Daily Court Reporter - News Supreme Court of Ohio: Legislative fix necessary for cocaine prosecutions as a result of court ruling
Supreme Court of Ohio: Legislative fix necessary for cocaine prosecutions as a result of court ruling
KEITH ARNOLD, Daily Reporter Staff Writer
A legislative fix relative to a holding by the Supreme Court of Ohio last year in State v. Gonzales, Slip Opinion 2016-Ohio-8319, is the motive behind a new measure introduced to the state House of Representatives.
And, perhaps, no legislator is better equipped to devise a legislative patch than former Supreme Court Justice Bob Cupp, a Republican representative from Lima.
House Bill 4 would restore statutory penalties for cocaine possession offenses relating to trafficking of the drug.
During testimony in support of the measure last week, Cupp told members of the House Criminal Justice Committee that the high court ruling in Gonzales changed how a prosecutor must go about arguing such an offense during the penalty phase.
The holding now requires a prosecutor to prove the quantity of pure cocaine rather than the long-standing precedent of proving the quantity of any mixture or compound containing cocaine, testimony detailed.
"The trafficking in cocaine penalty section appears to suffer from the same wording defect identified by the court," Cupp told his peers.
He noted Ohio law previously never was interpreted to require the disaggregation of a cocaine from any filler present in a mixture in order to meet the quantity requirement for the various penalty tiers and Bureau of Criminal Investigation and Identification laboratories are not accredited to perform this such analysis for use as evidence in court proceedings.
Cupp and fellow lawmaker and HB 4 joint sponsor, Rep. John Rogers, D-Mentor-on-the-Lake, reasoned that the new standard would result in only fifth-degree felony prosecutions.
"Under this situation, many if not most offenders will be subject only to a community control sanction if they have not previously been convicted of a felony offense," Cupp continued. "Courts only have the discretion to impose a prison sentence for these fifth-degree felonies in limited situations, usually when violence was involved in the offense.
"As the law now stands, drug dealers and traffickers are incentivized to possess and traffic in larger quantities of cocaine because the penalty would be of no greater consequence if the dealers and traffickers are apprehended with large quantities rather than smaller quantities."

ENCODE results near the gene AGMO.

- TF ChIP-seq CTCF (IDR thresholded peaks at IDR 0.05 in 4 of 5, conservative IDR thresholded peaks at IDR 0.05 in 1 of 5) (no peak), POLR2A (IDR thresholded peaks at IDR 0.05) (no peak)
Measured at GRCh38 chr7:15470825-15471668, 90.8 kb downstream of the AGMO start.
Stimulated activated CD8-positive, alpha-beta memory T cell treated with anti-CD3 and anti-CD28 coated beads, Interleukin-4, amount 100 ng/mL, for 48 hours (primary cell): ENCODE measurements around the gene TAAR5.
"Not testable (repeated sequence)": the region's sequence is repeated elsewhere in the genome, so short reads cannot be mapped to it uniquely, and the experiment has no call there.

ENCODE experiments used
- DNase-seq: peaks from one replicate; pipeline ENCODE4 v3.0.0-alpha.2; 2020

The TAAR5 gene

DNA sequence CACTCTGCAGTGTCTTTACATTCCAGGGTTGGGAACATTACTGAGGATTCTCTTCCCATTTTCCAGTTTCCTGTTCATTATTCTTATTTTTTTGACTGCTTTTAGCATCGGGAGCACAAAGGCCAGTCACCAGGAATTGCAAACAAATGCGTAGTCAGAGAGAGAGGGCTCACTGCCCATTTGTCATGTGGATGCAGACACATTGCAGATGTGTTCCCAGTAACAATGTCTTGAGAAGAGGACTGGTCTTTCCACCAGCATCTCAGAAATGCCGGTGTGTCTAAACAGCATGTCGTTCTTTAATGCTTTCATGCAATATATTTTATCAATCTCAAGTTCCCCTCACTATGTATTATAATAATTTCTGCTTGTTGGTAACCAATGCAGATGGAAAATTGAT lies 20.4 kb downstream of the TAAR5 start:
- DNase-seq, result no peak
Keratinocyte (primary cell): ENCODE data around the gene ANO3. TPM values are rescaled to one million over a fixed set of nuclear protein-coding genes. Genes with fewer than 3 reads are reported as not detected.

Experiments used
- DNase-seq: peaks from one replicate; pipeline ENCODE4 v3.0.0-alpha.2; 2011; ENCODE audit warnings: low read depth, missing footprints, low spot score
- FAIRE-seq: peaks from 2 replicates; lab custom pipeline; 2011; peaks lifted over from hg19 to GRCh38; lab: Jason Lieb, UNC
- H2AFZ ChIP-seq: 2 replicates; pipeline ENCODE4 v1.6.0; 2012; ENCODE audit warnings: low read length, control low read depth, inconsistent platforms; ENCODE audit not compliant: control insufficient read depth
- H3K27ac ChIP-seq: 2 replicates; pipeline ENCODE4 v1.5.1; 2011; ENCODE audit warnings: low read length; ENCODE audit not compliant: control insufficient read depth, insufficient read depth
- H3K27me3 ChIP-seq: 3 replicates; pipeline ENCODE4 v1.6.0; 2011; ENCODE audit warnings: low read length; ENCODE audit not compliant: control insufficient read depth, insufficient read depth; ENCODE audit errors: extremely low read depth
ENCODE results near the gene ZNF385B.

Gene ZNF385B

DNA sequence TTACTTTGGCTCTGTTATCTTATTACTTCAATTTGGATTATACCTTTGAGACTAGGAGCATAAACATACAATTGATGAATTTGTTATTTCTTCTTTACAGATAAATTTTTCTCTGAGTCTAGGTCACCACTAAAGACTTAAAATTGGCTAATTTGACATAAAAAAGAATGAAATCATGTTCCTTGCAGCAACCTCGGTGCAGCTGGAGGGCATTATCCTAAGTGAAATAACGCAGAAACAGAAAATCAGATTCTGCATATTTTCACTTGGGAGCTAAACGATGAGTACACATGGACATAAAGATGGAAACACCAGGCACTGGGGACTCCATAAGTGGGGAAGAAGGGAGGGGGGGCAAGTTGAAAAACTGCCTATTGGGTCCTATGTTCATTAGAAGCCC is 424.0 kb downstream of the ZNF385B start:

According to analysis of the bill, provided by the Ohio Legislative Service Commission, HB 4 modifies the wording of the Drug Trafficking and Drug Possession Laws in connection with the penalties for trafficking and possession of cocaine.
Specifically, the bill removes the words "of cocaine" in connection with the amount involved throughout the drug trafficking and possession statutes.
Rogers characterized the consequence of the Supreme Court's ruling in Gonzales as a dangerous and new trajectory.
"Instead of effectively handcuffing law enforcement from keeping dangerous drug dealers off our streets, I believe that we should be handcuffing the criminals who make our state and communities less safe with dangerous drugs," he said upon the bill's introduction.
Cupp said penalty tiers will once again clearly apply to "cocaine or a compound, mixture, preparation or substance containing cocaine" of the weight specified after HB 4 is enacted.
The lawmakers attached an emergency clause to the measure to mitigate any unintended, dangerous consequences of the court ruling.
The clause makes the law effective immediately upon the governor's signature.
"Every day we delay in repairing the statute, the lowest penalty will continue to apply for cocaine possession, and likely for trafficking in cocaine," Cupp concluded.
More than a dozen lawmakers joined the joint sponsors in support of the measure, which was scheduled for further testimony this week.
Date Published: February 23, 2017